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WFP Warns of Developing Famine in Southern Africa

The United Nations World Food Program says millions of people in Southern Africa are threatened with starvation. The WFP is appealing for international assistance to avert a famine.

The World Food Program warned a famine is developing in Southern Africa, which could be as severe as the one that hit the region a decade ago.

The Agency says six countries: Malawi, Zambia, Zimbabwe, Mozambique, Lesotho, and Swaziland are at particular risk.

WFP Spokeswoman, Christiane Berthiaume said the International community averted a humanitarian catastrophe a decade ago by committing huge sums of money and food aid to the region.

"They saved in 1992, the lives of 20 million people. And, this is what we are now asking donor countries to do - let us please monopolize our efforts right now to avoid a crisis that could be as big as the one in 1991-1992 where the El Nino phenomenon made a lot of damages. And, El Nino is again at the door. It is a very preoccupying situation," she said.

Ms. Berthiaume has said WFP is dipping into its emergency funds to help more than 2.5 million people in the region.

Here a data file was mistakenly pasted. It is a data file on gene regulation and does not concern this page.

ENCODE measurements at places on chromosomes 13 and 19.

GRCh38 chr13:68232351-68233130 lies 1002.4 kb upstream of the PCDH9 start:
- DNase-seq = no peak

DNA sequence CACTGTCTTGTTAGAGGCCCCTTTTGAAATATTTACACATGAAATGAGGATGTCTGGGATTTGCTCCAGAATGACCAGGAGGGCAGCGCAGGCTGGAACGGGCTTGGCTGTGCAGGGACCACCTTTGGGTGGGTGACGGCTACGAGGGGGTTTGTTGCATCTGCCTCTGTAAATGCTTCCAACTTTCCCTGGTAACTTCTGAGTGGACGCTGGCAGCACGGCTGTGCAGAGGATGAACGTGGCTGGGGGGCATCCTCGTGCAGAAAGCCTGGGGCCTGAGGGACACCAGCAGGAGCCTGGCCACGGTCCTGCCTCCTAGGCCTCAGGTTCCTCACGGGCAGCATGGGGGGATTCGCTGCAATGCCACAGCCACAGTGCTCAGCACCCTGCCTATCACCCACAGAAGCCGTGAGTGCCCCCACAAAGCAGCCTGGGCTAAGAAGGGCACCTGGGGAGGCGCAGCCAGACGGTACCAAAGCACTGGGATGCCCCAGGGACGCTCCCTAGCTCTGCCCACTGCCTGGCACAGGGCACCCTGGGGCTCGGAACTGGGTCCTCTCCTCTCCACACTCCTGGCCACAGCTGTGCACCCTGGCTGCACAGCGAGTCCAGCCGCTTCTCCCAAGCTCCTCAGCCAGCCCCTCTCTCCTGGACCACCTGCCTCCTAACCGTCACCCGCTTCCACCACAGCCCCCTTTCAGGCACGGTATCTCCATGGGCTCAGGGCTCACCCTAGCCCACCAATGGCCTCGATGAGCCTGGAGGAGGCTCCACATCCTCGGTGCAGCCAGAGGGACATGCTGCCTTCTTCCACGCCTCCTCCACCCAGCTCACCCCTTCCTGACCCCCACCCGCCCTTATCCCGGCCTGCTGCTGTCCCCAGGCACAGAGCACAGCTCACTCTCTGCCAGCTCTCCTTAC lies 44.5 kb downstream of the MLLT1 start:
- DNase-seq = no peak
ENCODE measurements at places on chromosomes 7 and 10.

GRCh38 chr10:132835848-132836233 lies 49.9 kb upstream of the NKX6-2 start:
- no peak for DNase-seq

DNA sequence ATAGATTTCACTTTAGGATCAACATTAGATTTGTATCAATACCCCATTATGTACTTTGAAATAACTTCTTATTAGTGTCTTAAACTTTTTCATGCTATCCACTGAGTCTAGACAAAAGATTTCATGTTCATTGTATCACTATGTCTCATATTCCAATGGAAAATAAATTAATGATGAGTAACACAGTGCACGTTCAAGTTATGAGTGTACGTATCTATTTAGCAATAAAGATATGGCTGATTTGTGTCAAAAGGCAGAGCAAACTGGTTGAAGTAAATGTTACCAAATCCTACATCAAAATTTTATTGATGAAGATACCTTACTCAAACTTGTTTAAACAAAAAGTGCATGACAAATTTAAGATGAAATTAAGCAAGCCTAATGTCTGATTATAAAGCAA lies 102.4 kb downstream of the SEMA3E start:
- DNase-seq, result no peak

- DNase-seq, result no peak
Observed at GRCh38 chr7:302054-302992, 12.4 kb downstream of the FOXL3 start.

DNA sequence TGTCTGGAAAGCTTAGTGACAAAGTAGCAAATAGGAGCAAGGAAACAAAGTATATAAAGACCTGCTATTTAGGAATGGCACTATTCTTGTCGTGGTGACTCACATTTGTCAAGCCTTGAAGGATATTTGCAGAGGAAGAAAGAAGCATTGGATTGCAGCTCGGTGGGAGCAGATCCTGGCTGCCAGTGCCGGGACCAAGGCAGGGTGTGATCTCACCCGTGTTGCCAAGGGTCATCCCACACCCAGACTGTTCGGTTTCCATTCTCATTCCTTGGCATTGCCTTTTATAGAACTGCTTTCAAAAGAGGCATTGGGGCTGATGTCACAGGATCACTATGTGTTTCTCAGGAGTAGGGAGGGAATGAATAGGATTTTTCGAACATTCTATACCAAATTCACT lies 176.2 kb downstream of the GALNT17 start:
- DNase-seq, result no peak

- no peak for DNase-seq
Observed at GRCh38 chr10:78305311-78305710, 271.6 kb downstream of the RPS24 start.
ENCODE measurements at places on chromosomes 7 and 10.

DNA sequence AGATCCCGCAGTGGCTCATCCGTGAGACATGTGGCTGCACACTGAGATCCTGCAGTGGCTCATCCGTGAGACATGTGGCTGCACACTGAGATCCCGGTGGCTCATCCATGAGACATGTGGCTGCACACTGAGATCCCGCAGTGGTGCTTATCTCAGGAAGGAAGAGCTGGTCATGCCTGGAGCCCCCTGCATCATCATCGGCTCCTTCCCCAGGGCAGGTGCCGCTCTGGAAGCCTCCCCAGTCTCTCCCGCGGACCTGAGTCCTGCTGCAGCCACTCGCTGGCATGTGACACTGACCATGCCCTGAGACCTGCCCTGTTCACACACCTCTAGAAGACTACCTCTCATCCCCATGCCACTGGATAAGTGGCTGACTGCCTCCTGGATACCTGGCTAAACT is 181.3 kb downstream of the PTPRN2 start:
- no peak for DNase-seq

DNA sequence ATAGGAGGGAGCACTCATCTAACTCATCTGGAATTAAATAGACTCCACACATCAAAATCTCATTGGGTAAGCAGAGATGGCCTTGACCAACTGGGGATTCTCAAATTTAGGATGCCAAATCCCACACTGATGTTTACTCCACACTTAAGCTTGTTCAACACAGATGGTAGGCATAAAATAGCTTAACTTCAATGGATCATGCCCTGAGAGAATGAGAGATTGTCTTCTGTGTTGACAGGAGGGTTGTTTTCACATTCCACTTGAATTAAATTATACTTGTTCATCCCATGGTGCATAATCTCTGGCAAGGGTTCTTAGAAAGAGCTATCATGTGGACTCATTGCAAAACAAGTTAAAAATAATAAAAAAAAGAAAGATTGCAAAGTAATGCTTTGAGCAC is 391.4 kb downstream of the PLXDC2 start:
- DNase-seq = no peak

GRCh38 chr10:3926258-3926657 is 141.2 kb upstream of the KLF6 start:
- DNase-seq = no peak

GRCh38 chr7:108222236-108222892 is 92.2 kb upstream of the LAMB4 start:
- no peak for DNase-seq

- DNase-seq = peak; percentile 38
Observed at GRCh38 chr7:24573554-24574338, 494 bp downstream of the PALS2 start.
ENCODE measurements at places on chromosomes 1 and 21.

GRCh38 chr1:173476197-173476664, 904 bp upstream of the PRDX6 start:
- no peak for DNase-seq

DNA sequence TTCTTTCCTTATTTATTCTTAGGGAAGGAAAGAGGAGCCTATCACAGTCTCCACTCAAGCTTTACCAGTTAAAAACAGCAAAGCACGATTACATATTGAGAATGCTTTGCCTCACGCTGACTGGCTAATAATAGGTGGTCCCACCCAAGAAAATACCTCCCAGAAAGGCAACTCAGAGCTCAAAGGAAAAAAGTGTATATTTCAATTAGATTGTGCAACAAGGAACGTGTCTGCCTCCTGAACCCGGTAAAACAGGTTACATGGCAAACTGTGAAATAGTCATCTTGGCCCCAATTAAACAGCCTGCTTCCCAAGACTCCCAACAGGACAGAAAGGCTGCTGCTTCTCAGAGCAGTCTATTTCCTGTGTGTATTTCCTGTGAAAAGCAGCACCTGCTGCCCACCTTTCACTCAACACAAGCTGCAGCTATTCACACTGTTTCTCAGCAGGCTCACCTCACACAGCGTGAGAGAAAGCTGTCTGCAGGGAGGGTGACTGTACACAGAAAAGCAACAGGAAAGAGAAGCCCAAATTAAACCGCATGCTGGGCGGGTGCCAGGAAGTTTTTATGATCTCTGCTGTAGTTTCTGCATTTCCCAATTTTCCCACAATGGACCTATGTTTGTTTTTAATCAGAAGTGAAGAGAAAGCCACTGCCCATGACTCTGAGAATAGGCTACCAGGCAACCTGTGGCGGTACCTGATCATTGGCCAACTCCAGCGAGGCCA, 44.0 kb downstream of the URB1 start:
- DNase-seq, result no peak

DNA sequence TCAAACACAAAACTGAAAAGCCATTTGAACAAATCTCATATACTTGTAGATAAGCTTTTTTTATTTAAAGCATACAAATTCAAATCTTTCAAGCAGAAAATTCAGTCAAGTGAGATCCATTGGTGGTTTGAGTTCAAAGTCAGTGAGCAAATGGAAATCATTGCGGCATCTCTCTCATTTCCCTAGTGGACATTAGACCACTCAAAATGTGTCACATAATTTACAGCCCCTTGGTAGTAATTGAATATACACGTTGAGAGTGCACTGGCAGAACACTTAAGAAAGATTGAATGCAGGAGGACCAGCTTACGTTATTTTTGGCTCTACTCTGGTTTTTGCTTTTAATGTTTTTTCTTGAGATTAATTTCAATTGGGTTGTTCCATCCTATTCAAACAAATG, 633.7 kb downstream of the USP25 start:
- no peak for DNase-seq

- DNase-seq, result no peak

The Prime Minister of Lesotho has declared his country in a state of famine. And, Malawi's President says 70 percent of his country' population has little food.

Ms. Berthiaume said the region has been touched by several years of consecutive drought. That, plus a poor economy, she said, has brought about this disastrous situation.

"On top of that, what makes that situation even worse is that those countries are the ones that have the highest rate of HIV/AIDS. The population is already weakened by the disease and if they do not get the food they need, these people will die sooner than they should. They will leave orphans, and the father will die so nobody will be able to work the land," Ms. Berthiaume said.

Experts from the World Food Program are conducting assessment missions in the six most seriously affected countries. They aim to get a more detailed, comprehensive picture about the extent of malnutrition and how much food will be needed to head off a famine in the coming months.

On the basis of this information, Ms. Berthiaume said WFP will launch an international appeal in the coming weeks.